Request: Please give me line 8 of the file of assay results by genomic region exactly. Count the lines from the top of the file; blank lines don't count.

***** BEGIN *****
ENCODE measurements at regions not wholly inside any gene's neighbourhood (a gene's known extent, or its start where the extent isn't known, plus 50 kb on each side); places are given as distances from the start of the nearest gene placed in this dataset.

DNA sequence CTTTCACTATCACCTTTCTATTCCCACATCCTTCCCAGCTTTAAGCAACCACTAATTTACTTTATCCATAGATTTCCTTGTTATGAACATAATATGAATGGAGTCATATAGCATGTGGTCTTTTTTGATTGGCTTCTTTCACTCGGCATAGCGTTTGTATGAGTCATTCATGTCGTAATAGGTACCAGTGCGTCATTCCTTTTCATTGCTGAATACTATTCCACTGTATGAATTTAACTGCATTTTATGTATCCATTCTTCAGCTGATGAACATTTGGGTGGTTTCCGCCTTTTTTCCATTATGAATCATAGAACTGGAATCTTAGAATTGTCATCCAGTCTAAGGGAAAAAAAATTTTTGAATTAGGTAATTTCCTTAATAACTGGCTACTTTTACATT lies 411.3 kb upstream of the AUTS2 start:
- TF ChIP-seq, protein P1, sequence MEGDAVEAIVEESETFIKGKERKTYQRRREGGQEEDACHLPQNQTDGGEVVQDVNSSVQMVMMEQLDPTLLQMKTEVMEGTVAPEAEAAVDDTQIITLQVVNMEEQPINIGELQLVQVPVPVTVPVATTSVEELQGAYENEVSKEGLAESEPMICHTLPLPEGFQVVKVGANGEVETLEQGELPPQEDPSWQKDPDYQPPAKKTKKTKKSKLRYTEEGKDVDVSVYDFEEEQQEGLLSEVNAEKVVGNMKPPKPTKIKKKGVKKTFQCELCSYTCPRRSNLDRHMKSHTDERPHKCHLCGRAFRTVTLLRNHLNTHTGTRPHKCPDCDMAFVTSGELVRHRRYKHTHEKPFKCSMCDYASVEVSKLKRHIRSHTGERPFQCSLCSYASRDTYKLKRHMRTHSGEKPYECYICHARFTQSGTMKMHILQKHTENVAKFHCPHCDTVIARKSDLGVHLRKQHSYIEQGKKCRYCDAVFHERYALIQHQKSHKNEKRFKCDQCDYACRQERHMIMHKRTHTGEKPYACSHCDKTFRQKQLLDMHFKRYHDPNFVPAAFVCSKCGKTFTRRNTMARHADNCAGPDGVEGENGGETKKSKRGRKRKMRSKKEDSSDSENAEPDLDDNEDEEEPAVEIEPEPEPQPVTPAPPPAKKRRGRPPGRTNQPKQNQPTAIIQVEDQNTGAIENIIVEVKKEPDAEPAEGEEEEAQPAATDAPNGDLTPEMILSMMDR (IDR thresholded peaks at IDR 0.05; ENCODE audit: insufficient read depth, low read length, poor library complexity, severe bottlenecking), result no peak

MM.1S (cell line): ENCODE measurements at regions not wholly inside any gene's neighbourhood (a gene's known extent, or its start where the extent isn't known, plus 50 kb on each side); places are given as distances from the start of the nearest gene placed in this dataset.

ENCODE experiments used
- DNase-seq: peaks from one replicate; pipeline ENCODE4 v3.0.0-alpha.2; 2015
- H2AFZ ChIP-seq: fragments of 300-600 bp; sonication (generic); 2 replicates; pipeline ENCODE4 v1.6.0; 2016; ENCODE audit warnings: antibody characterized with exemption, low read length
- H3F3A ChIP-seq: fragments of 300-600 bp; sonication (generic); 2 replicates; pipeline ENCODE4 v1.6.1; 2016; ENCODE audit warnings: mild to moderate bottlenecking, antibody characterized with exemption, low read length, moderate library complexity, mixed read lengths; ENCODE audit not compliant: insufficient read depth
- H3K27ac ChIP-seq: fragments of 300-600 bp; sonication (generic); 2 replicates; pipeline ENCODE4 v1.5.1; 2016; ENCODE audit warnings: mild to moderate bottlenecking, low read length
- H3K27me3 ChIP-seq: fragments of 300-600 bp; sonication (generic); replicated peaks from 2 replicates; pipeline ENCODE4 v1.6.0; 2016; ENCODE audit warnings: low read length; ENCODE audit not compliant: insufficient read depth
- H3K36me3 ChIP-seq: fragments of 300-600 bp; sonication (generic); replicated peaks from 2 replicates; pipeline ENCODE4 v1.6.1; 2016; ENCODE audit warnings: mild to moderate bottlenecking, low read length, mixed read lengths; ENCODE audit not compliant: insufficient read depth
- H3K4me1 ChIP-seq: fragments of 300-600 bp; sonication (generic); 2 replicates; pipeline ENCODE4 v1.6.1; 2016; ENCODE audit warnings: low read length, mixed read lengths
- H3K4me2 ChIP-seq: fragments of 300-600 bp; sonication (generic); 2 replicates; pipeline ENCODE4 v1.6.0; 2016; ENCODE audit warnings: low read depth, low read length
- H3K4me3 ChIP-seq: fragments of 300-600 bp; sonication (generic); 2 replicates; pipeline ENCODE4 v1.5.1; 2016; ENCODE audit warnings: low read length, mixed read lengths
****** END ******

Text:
- H3F3A ChIP-seq: fragments of 300-600 bp; sonication (generic); 2 replicates; pipeline ENCODE4 v1.6.1; 2016; ENCODE audit warnings: mild to moderate bottlenecking, antibody characterized with exemption, low read length, moderate library complexity, mixed read lengths; ENCODE audit not compliant: insufficient read depth